“Race, Biology, and Culture: Rethinking the Connections” by Dr. Clarence C. Gravlee (University of Florida). Andrea Eller (Anthropology) will be the moderator.
Anthropologists and other social scientists commonly argue that race is a cultural construct, not a biological reality. But current debate over racial inequalities in health exposes a weakness in this formulation: If race is not biology, how do we account for biological differences—from birth weight to causes of death—between racially defined groups? Drawing from research on hypertension in the African Diaspora, I argue for moving beyond the critique of race as bad biology to show how race becomes biology through the embodiment of social inequalities. This shift requires as much attention to the concepts of biology and culture as it does to the concept of race.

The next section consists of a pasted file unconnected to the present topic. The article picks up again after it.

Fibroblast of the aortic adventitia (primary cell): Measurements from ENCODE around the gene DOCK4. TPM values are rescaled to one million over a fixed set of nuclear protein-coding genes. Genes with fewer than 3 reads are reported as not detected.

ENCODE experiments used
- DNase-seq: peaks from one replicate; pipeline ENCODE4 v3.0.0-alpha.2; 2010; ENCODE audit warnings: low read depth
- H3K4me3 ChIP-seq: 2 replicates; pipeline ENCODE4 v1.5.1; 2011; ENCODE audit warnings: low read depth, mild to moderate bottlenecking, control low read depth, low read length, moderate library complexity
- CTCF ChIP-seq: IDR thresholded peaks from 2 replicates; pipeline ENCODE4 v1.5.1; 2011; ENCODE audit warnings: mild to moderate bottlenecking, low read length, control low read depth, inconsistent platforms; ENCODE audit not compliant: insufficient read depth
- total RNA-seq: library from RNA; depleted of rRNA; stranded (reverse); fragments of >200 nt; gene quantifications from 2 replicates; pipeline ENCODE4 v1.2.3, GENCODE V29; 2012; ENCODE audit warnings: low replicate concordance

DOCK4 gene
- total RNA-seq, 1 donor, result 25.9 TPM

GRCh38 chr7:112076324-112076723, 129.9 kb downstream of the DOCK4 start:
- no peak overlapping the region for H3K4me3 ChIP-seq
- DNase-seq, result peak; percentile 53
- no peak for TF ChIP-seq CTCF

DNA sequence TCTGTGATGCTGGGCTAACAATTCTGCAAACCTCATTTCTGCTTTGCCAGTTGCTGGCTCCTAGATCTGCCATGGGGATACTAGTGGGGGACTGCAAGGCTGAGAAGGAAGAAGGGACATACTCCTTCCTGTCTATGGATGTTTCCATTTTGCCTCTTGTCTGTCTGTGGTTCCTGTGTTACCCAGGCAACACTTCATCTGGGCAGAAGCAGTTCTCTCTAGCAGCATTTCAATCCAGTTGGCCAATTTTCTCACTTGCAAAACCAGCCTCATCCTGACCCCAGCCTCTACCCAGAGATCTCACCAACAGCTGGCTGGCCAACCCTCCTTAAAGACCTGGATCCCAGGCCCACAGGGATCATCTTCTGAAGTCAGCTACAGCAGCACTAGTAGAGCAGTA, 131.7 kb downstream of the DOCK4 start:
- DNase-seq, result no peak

Clarence C. Gravlee is associate professor in the Department of Anthropology at the University of Florida, with affiliate appointments in the Department of Behavioral Science and Community Health in the College of Public Health and Health Professions, the African American Studies Program, and the Center for Latin American Studies.
This presentation is possible by the collaboration of the UO Department of Anthropology, the Association of Anthropology Graduate Students, the Department of Biology, the Center on Diversity and Community (CoDaC), the Department of Sociology, and the Center Multicultural and Academic Excellence (CMAE).